Launch of a marine science research project in Port Elizabeth on 27 September 2021

SCIENCE AND INNOVATION

On 27 September 2021, the French Embassy in South Africa, in partnership with the South African Department of Science & Innovation and Nelson Mandela University, organised a meeting to launch a new research programme on “The Ecological Connectivity and Oceanography in the South West Indian Ocean” (ECO-IO Project). This meeting allowed the presentation of the initial scientific outlines of the research programme. It allowed also to federate academic partners whose expertise is undeniable, both French (University of Reunion, IRD, IFREMER, TAAF…) and South African (Nelson Mandela University, South African Environmental Observation Network, South African Space Agency…). Other partners from the Comoros, Madagascar, Mozambique and the Seychelles, also expressed their interest on this occasion.

The south-west Indian Ocean basin is recognised worldwide as a “hot spot” for endemism and biodiversity. For this reason, the region is home to many marine reserves, which not only play an essential role in maintaining ecosystems, but also in reducing the concentration of greenhouse gases in the atmosphere.

A crucial element, often emphasised in marine spatial planning, is the ecological connectivity that governs the exchange of individuals moving through spatially fragmented habitats during different life stages. Detailed knowledge of the distribution of animals, their movements and their interactions with their environment is indeed essential for the implementation of effective marine spatial planning strategies to assess the effectiveness of marine protected areas and to identify new areas for priority protection.

The weak interaction between the governing bodies of protected marine areas at regional, and sometimes even national, levels limits reliable measurement or modelling of this ecological connectivity. The resulting marine spatial management decisions are therefore uncertain.

This new ECO-IO research programme aims to improve our scientific knowledge and increase the potential for research excellence in the fields of marine ecology, marine spatial planning, oceanography and climate science, by using technology and enhancing the exchange of experiences as a source of collective development in the southwest Indian Ocean basin. Based on the establishment of a strong collaborative network of the governing bodies of marine protected areas, government agencies and international research organisations with common conservation concerns, the ECO-IO programme aims to further investigate ecological connectivity in the southwest Indian Ocean, but also the impact of climate change on ecosystems and biodiversity conservation. This approach aims to promote ambitious initiatives to achieve conservation goals more effectively while developing coordinated strategies to combat climate change in this part of the world.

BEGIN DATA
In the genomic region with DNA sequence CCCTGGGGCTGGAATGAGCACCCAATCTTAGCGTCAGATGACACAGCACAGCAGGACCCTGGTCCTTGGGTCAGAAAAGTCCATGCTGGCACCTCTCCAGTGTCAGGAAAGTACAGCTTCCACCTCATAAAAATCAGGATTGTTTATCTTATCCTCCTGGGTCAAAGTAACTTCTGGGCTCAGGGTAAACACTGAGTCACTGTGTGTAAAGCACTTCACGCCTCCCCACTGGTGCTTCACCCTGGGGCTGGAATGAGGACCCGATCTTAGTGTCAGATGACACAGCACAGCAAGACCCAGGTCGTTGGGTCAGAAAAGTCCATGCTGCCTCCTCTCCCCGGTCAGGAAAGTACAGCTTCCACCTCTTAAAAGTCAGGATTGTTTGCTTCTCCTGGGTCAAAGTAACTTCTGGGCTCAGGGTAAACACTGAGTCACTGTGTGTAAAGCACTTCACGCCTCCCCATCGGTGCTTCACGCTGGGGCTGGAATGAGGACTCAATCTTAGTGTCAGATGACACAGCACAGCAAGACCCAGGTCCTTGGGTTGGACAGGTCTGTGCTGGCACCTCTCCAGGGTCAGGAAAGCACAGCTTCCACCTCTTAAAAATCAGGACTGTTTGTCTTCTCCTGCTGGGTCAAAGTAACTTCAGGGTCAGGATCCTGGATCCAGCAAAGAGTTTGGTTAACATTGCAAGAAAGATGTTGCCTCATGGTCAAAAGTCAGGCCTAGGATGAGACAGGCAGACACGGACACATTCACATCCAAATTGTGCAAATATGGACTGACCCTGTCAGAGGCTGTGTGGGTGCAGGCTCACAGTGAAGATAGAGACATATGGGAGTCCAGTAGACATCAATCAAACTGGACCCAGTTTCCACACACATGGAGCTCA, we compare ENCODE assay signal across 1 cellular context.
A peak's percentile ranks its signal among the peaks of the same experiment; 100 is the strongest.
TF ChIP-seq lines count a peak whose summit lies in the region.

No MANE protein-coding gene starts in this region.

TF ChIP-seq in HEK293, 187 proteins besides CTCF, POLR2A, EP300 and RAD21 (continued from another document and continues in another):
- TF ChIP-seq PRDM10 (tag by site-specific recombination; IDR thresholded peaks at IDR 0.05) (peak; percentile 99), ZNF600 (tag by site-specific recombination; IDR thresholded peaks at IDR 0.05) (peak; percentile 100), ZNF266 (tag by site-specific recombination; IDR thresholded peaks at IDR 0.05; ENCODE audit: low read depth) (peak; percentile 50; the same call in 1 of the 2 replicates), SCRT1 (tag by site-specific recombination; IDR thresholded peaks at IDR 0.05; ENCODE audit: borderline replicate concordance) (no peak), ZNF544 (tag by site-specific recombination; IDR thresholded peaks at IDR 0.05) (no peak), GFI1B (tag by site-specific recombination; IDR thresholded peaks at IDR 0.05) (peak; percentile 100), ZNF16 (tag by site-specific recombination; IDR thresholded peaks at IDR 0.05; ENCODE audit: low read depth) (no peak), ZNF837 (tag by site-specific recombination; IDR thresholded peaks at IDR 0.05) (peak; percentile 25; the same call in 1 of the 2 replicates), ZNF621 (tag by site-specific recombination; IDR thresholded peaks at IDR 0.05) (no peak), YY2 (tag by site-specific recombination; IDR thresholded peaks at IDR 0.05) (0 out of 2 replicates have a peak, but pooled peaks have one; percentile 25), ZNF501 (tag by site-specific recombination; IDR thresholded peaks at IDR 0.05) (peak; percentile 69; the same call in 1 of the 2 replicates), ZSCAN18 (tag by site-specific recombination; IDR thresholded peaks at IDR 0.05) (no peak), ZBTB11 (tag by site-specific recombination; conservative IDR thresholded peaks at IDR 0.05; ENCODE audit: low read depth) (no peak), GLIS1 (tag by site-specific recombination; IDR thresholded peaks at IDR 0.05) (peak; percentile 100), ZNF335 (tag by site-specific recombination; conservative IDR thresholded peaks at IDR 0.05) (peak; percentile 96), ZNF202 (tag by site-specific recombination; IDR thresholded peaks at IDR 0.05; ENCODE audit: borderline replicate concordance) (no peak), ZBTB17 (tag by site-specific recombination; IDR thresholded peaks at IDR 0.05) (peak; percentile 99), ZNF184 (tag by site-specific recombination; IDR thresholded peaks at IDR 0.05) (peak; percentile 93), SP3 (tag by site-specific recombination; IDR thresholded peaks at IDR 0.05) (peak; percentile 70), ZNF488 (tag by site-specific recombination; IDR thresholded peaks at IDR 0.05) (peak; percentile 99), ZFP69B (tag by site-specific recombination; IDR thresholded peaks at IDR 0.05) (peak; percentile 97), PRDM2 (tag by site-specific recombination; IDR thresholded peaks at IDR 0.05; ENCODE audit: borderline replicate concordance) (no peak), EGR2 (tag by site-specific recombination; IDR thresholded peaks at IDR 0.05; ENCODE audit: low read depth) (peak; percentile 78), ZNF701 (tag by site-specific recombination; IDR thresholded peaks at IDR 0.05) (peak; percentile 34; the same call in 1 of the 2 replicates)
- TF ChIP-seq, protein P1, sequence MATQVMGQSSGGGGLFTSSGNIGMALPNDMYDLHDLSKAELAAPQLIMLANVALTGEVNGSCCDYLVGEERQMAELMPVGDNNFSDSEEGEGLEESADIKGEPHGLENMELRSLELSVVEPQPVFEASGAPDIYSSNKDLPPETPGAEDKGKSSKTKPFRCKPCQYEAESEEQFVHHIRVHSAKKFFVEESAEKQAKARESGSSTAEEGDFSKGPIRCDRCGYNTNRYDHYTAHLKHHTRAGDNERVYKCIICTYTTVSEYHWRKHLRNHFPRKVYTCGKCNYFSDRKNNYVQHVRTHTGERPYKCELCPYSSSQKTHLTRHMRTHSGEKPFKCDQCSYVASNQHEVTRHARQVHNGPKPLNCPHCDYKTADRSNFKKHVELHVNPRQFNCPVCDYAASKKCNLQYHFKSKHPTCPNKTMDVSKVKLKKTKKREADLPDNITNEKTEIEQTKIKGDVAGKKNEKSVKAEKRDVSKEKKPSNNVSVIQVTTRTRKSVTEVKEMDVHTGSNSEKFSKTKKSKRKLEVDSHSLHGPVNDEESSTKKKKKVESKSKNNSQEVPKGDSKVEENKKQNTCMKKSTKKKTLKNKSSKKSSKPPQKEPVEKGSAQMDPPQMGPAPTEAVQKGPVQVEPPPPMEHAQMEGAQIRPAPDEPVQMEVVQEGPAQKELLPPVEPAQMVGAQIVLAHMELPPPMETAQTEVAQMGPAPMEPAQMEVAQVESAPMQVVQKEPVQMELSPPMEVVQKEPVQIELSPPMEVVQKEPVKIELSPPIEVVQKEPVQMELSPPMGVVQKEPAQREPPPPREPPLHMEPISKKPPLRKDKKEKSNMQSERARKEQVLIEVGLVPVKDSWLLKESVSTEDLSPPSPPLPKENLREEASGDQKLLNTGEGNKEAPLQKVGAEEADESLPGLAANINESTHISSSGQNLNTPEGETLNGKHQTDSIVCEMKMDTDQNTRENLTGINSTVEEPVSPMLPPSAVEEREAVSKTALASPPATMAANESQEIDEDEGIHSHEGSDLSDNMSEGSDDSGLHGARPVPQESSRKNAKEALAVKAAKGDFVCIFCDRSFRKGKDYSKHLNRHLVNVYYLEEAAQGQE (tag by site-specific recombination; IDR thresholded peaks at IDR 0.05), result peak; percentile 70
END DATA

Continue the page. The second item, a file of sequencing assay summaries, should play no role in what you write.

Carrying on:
ECO-IO will focus on the study of emblematic marine species of the southwest Indian Ocean (sea turtles, humpback whales, sharks, seabirds, etc.) and the environment in which they live. It is based in particular on collecting intensively biological and oceanographic observations (biologging, acoustic monitoring, genetics, satellite measurements, etc.) and the implementation of numerical modelling of habitat, ocean and climate. In this respect, ECO-IO aims not only to acquire a better understanding of the ecology of the megafauna, but also to provide essential data for studying the properties and evolution of the tropical Indian ocean including the variability of the oceanic environment on various spatial and temporal scales, the role of eddies and currents in the Mozambique Channel, the air-sea interactions and the intensification of tropical cyclones. The intensive use of climate models will make it possible to assess, in particular, the impact of climate disruption on ocean structure, but also the consequences of these changes such as acidification, heat waves, sea level rise and oxygen and chlorophyll-A concentrations on ecosystems and megafauna.

By training researchers and students in the southwest Indian Ocean region in state-of-the-art modelling tools, which could then be deployed at the national level by the regional bodies involved in the project, ECO-IO will significantly increase the research capacity in numerical modelling in the region. Although primarily focused on conservation and climate issues, it will also provide a body of new knowledge and data that can be used to support the development of new research projects in many related areas such as social sciences, the blue economy or general adaptation to climate change.

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